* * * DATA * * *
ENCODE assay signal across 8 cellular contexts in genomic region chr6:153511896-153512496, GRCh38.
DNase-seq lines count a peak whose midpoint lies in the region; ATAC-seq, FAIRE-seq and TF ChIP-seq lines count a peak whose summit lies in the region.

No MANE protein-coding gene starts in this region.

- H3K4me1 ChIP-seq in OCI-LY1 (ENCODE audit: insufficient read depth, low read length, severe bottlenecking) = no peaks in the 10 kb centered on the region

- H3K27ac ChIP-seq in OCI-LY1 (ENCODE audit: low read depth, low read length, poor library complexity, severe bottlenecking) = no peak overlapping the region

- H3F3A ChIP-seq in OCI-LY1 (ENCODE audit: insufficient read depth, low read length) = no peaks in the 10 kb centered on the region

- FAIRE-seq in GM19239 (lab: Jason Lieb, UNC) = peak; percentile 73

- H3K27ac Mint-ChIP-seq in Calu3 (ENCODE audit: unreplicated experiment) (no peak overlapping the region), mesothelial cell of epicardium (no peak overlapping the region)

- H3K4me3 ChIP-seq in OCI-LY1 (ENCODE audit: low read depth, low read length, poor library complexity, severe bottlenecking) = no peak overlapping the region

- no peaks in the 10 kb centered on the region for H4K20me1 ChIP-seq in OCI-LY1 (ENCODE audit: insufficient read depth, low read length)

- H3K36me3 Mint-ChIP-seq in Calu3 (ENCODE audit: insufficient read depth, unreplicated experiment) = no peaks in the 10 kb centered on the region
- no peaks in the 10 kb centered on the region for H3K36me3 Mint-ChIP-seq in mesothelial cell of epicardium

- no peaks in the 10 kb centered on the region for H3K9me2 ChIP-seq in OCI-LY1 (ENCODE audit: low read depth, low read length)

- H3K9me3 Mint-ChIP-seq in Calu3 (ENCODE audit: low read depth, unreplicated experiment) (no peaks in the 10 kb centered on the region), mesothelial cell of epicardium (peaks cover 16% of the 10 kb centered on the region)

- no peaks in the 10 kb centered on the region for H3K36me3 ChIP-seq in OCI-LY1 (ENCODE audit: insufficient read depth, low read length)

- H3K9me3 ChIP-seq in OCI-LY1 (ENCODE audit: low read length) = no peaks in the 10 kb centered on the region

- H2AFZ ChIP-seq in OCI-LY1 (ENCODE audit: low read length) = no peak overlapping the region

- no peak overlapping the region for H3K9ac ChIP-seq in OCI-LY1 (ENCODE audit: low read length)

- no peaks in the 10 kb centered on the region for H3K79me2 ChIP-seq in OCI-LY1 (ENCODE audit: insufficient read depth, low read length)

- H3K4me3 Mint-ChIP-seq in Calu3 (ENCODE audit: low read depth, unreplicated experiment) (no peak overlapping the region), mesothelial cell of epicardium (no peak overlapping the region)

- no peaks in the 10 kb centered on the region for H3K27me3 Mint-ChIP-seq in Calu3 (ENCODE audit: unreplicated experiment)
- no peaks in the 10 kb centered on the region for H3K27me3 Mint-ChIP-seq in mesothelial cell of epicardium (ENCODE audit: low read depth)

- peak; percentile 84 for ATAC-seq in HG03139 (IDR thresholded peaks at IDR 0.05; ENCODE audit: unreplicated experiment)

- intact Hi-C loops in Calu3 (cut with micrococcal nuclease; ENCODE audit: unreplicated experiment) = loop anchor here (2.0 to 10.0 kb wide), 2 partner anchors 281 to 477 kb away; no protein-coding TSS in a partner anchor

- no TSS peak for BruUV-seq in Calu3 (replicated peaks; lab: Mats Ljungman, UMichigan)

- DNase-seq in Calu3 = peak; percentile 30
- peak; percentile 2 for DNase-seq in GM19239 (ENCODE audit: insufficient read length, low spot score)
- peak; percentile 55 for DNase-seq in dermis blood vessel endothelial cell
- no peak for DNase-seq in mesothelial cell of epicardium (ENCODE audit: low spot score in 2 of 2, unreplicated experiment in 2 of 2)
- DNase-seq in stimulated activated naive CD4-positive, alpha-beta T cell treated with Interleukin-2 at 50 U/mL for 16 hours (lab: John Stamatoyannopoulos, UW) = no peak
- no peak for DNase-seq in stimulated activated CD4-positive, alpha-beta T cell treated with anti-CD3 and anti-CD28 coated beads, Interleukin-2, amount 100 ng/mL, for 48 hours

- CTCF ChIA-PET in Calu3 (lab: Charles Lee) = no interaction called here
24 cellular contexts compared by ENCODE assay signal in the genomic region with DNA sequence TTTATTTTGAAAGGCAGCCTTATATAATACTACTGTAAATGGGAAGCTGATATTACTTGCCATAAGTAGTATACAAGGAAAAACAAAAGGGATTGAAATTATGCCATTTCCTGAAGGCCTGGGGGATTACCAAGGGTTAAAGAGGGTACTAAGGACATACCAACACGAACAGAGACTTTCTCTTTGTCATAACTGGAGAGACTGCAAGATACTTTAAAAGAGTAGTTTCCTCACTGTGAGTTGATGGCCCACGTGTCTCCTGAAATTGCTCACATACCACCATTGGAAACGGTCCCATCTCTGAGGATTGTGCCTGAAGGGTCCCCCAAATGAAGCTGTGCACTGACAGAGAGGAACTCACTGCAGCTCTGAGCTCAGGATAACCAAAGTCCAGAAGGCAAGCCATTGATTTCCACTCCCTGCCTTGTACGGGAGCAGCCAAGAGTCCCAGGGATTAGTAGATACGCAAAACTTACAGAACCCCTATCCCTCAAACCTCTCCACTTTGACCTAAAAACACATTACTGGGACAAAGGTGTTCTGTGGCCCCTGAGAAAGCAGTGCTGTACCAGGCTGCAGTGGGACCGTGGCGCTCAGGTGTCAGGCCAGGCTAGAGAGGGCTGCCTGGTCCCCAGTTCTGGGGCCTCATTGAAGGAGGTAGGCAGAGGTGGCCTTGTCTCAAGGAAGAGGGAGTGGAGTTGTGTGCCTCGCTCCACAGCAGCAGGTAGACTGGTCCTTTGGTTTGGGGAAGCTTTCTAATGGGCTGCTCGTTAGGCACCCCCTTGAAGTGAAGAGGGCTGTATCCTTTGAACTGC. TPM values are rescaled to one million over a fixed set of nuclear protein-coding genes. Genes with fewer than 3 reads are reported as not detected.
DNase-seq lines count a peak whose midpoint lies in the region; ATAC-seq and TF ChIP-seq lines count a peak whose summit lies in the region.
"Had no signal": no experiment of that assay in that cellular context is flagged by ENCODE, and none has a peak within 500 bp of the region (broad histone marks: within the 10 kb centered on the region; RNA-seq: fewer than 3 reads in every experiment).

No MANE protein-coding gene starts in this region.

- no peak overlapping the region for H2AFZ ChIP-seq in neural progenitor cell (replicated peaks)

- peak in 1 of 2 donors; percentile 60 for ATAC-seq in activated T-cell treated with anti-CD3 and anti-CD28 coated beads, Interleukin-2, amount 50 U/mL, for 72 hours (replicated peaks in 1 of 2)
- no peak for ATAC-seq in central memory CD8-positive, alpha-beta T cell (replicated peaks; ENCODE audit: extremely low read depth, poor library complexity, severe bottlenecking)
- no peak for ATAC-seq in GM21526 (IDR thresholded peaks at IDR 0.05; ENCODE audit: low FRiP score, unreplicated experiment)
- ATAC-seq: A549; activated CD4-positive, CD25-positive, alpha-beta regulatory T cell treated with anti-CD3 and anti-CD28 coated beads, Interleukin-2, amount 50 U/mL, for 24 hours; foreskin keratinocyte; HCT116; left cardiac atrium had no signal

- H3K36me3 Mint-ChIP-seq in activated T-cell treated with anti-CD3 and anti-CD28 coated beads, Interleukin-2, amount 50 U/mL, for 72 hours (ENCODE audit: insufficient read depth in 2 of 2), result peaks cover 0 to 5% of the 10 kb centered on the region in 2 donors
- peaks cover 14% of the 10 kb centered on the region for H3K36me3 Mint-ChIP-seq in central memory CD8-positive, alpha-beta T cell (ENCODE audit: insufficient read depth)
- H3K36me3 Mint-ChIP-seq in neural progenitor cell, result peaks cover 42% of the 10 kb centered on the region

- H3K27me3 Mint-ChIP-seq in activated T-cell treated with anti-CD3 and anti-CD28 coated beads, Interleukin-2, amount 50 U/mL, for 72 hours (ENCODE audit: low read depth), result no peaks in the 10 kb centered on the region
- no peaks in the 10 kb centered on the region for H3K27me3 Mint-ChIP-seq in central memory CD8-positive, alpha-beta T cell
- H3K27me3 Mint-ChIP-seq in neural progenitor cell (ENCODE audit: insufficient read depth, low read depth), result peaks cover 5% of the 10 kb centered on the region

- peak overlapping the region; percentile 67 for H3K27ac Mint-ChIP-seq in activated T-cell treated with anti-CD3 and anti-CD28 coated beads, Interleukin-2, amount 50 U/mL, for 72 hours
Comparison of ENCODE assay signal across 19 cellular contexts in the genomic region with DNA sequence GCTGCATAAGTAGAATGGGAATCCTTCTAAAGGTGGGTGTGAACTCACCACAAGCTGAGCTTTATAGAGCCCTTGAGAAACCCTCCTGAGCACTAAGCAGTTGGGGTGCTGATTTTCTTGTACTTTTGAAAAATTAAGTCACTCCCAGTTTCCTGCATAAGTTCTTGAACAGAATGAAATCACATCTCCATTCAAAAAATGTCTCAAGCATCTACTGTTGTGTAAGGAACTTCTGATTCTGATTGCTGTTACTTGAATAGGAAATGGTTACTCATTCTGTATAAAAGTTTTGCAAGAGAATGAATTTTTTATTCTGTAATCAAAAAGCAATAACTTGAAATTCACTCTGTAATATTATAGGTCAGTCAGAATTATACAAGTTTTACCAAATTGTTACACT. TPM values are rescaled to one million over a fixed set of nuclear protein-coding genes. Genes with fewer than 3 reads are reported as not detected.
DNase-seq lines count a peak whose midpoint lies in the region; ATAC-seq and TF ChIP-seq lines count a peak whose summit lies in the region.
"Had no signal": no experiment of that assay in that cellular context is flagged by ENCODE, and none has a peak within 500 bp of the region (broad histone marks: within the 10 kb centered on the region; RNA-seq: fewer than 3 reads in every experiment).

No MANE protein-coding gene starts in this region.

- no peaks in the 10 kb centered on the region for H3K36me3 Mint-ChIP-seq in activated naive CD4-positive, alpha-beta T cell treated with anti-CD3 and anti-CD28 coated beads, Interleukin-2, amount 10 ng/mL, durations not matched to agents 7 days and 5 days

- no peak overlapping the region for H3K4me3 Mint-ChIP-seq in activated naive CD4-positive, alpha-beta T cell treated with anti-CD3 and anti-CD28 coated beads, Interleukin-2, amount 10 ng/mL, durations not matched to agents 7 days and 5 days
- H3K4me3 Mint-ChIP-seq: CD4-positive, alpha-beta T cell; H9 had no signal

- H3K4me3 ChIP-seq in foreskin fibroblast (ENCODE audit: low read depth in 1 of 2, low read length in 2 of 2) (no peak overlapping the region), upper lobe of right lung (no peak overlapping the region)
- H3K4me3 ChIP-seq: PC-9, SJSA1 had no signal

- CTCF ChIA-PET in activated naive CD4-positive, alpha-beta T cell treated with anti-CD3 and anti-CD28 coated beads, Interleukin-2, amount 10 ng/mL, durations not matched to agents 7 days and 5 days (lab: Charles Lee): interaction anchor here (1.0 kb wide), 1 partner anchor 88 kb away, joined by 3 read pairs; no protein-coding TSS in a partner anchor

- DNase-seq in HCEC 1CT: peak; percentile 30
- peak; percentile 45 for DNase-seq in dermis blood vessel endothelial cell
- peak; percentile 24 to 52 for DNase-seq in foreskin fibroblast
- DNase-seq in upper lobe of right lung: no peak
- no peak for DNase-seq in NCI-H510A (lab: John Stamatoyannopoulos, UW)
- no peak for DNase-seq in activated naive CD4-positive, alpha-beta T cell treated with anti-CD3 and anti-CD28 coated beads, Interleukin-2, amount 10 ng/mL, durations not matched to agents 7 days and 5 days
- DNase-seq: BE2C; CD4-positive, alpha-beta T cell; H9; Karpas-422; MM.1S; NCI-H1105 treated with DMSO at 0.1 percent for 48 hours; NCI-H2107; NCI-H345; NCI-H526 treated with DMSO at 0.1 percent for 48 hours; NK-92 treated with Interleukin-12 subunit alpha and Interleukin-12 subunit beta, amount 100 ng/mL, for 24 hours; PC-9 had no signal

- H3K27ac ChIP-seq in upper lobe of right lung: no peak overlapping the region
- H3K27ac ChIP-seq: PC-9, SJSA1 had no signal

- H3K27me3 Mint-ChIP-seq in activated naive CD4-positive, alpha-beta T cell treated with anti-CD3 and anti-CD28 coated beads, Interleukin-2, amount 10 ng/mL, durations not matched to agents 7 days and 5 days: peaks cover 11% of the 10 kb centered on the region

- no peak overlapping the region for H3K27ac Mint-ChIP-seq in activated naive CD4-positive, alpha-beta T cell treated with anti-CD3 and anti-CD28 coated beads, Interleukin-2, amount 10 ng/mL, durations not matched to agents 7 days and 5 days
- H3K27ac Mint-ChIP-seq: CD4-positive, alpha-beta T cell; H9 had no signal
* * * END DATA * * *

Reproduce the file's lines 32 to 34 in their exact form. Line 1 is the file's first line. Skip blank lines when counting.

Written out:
- CTCF ChIA-PET in Calu3 (lab: Charles Lee) = no interaction called here
24 cellular contexts compared by ENCODE assay signal in the genomic region with DNA sequence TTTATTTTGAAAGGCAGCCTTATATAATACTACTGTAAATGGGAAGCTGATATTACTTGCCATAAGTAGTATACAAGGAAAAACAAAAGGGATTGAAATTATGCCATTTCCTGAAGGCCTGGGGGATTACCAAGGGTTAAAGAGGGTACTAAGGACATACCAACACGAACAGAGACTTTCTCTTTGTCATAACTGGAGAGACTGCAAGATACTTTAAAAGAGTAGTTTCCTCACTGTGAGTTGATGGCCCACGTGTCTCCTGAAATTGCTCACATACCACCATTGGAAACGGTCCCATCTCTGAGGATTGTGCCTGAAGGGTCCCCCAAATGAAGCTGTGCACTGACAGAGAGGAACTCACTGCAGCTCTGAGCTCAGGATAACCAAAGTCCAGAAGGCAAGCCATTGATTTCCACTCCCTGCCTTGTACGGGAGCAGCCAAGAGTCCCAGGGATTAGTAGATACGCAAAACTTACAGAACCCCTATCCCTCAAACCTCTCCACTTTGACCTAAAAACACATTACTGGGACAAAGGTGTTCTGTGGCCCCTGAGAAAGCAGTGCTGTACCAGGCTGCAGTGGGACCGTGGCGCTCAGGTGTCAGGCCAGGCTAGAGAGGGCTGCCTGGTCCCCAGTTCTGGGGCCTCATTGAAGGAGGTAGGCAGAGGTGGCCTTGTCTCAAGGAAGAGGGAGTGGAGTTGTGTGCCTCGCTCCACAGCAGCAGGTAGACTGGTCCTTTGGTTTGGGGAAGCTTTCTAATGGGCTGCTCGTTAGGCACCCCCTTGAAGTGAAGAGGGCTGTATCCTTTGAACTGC. TPM values are rescaled to one million over a fixed set of nuclear protein-coding genes. Genes with fewer than 3 reads are reported as not detected.
DNase-seq lines count a peak whose midpoint lies in the region; ATAC-seq and TF ChIP-seq lines count a peak whose summit lies in the region.